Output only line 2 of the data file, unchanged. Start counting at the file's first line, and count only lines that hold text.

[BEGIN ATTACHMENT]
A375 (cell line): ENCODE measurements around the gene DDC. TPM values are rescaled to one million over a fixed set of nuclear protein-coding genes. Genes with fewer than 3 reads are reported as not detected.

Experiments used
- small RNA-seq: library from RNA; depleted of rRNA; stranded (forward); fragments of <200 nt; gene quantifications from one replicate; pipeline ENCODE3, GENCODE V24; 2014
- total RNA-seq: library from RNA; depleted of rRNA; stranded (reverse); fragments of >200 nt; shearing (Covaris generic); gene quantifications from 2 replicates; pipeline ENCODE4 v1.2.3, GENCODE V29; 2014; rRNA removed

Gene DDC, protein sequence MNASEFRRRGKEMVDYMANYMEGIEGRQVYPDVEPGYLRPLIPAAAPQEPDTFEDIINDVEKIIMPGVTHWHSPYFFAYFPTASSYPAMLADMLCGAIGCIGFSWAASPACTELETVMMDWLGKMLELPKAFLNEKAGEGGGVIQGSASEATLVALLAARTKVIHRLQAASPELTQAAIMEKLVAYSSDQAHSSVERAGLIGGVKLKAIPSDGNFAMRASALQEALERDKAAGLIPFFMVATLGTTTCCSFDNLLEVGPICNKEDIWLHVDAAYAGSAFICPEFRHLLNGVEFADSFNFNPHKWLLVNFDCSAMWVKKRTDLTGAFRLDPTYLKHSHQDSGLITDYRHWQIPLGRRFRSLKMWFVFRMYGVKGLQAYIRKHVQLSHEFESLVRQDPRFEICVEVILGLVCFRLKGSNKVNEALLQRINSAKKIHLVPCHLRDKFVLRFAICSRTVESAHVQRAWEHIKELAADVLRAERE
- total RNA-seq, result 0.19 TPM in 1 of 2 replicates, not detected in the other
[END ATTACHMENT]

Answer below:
Experiments used